Harvesting technology

Harvesting technology

A grower's best friend

Luisa Cheshire hears how Dogtooth Technologies is preparing to release its latest f leet of strawberry-harvesting robots in the UK and Australia to ease growers’ labour woes

@luisafruitnet

Dogtooth Technologies, manufacturer of autonomous fruit-harvesting robots, has thrived in the last few years, despite the challenges presented by the global pandemic, according to CEO Duncan Robertson.

The company recently raised a £7 million Series A funding round led by leading UK venture capital fund 24Haymarket and won a £1.1m Series A coinvestment grant from UK Research & Innovation’s Transforming Food Production programme.

Dogtooth also dramatically increased the size of its fleet of strawberry-picking robots for 2022, and will use 70 of its third- and fourth-generation robots on farms in the UK and Australia as part of its picking-as-a-service business.

In addition, Dogtooth robots will commercially pick several hectares for a few large UK growers, including Hugh Lowe Farms, a member of the Berry Gardens cooperative. The company will also conduct week-long robotic picking pilots with many more customers around the UK, Robertson reveals. “It is exciting to see our business reach the final stages of its journey from technology to product,” he tells FPJ.

The promise of robotic automation is real, in Robertson’s view, but, as well as presenting an investor-focussed big-picture vision, innovators need to address the practicalities of robotic automation at scale. “Automation brings new challenges and new opportunities, and we are working closely with our customers to navigate this landscape and achieve commercially meaningful outcomes,” he says.

One such challenge is to cope with the wide range of environments in which strawberries are produced. Dogtooth’s strawberry-picking robot is designed to support tabletop growing systems, but growers use a variety of table geometries and a mixture of glasshouse and polytunnel environments. “Dogtooth’s robots are unusual in that they support most existing infrastructure – even polytunnels built on sloping and uneven terrain, narrow crop rows, and height-restricted edge rows,” says Robertson. “This is key to robot use and therefore return on investment in robot capital.”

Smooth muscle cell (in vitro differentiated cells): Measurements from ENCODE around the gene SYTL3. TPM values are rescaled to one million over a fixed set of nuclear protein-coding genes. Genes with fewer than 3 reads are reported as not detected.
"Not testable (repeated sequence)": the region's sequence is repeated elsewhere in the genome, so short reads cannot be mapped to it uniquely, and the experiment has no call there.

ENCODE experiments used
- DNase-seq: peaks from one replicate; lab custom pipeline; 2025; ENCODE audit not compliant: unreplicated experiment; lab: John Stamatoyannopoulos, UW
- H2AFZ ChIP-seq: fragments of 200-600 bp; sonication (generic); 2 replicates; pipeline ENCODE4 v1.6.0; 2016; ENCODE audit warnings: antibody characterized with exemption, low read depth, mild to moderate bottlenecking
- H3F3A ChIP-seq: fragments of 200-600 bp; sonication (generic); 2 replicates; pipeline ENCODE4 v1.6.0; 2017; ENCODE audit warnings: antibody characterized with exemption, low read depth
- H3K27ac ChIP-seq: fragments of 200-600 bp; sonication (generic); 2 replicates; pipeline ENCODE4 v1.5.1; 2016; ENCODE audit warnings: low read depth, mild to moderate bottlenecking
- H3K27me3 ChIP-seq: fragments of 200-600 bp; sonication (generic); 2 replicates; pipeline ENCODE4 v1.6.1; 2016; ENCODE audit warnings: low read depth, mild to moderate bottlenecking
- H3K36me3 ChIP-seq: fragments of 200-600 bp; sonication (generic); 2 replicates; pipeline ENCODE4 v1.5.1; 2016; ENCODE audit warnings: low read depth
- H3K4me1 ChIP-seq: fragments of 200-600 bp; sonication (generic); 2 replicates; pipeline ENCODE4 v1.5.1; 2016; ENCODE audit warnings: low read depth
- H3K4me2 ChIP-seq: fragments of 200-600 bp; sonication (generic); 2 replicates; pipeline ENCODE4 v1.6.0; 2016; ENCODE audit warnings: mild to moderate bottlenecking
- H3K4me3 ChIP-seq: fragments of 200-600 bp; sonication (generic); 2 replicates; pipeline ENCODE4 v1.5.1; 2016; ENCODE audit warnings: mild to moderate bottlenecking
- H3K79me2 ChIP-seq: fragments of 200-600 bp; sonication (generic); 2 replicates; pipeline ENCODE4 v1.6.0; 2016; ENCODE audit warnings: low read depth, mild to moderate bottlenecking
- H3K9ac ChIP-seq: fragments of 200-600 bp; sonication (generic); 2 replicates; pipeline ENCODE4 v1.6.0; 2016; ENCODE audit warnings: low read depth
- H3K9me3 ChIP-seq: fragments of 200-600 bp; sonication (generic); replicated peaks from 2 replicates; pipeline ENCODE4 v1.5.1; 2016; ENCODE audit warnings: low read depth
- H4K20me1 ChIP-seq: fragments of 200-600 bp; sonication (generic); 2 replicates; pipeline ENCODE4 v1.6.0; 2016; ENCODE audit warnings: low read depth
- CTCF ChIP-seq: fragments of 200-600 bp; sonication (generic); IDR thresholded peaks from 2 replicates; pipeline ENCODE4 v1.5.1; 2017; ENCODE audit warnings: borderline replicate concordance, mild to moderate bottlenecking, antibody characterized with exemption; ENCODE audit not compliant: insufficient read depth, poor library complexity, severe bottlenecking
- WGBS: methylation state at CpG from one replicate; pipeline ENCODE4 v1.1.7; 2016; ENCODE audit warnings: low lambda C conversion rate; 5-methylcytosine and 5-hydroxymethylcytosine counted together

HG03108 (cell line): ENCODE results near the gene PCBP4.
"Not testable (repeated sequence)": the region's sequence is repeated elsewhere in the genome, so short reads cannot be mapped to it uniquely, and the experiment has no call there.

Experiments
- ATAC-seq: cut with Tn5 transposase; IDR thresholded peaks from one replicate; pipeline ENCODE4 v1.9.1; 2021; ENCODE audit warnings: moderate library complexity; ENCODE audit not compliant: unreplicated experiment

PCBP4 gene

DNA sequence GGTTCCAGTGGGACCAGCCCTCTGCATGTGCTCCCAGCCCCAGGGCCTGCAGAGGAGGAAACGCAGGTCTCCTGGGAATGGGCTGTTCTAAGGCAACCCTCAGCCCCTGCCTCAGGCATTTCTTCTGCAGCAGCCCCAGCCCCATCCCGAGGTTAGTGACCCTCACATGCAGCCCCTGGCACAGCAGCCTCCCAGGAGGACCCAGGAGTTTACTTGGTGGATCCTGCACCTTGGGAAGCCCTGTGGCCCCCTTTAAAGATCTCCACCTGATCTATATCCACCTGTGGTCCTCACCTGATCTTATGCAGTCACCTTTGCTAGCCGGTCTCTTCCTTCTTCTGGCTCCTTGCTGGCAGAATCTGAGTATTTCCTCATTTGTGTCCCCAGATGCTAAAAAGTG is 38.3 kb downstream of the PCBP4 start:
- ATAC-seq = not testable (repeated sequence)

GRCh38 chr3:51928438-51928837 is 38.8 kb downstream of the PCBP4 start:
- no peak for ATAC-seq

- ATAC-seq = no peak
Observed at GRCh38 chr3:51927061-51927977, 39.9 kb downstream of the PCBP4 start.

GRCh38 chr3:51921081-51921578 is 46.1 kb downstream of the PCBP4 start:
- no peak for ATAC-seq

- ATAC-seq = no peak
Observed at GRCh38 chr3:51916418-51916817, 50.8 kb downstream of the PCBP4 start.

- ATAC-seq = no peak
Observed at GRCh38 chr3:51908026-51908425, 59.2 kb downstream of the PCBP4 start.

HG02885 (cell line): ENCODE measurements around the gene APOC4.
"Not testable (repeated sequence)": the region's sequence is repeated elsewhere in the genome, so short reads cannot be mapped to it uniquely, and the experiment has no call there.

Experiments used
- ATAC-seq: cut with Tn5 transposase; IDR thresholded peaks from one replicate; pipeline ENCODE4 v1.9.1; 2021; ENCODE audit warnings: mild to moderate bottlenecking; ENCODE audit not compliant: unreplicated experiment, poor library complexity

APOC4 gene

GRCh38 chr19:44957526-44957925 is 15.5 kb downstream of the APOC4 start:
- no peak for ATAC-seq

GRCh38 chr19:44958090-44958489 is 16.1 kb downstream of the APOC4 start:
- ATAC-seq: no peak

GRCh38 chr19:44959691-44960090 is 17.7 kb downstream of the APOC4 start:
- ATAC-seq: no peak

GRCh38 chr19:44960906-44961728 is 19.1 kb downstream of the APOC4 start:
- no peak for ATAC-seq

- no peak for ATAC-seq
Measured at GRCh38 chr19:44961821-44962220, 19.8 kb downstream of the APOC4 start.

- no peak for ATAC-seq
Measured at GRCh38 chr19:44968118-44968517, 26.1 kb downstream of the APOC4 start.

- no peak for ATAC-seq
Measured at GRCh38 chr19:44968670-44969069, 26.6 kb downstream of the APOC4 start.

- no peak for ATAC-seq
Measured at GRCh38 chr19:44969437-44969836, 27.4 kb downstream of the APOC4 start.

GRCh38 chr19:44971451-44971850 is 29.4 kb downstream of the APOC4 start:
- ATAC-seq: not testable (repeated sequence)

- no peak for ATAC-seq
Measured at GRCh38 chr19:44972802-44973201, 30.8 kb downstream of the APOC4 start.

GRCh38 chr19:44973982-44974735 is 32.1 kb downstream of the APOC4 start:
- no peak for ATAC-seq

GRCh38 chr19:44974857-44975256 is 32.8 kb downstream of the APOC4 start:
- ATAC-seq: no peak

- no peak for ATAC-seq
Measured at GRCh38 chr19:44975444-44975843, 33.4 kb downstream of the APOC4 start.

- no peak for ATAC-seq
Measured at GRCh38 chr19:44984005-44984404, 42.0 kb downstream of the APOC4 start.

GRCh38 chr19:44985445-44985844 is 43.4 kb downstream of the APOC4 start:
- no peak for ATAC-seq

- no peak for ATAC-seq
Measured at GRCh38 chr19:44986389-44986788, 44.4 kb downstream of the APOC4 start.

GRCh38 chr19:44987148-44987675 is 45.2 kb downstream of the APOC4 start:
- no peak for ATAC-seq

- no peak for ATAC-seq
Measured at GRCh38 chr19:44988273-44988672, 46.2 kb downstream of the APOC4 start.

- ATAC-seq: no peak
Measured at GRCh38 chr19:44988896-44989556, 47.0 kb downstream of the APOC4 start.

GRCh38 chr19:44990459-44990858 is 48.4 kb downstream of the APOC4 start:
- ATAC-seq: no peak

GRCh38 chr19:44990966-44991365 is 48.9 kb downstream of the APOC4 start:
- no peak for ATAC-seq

In addition, Dogtooth takes a holistic view of the efficacy of robotic picking, according to COO Edward Herbert. “Robots work well when crop conditions are favourable for picking. But growers should be more concerned about worst-case performance, since this is what determines the peak harvest labour requirement,” he says.

“Dogtooth focuses on how to get the best results from robotic picking throughout the entire growing season, considering key drivers of efficiency such as protocols for husbandry and choice of variety.”

Inspection and packaging are other areas where Dogtooth’s team believes it has an opportunity to improve harvest quality. Dogtooth has patented the idea of using an on-robot inspection system to grade picked fruit.

This approach eliminates the significant cost of retrospective inspection in the packhouse or elsewhere and avoids repeated handling of picked fruit.

Dogtooth’s robots typically work in teams of 6-12 under the control of a human operator. One of Dogtooth’s goals for the next 12 months is to bring to market their next-generation ‘Gen5’ robot, which has been designed to be operated by customers’ own personnel instead of Dogtooth’s.

“Our customers are already well equipped to recruit the people needed to operate robots on their farms and it doesn’t make sense for us to do this,” says Robertson.

“Instead, we are concentrating on making robots that are reliable, simple, and safe enough to be operated by anyone after a small amount of training. Dogtooth will also provide customers with the high-quality, long-term support required to make effective use of robotic automation within their businesses.”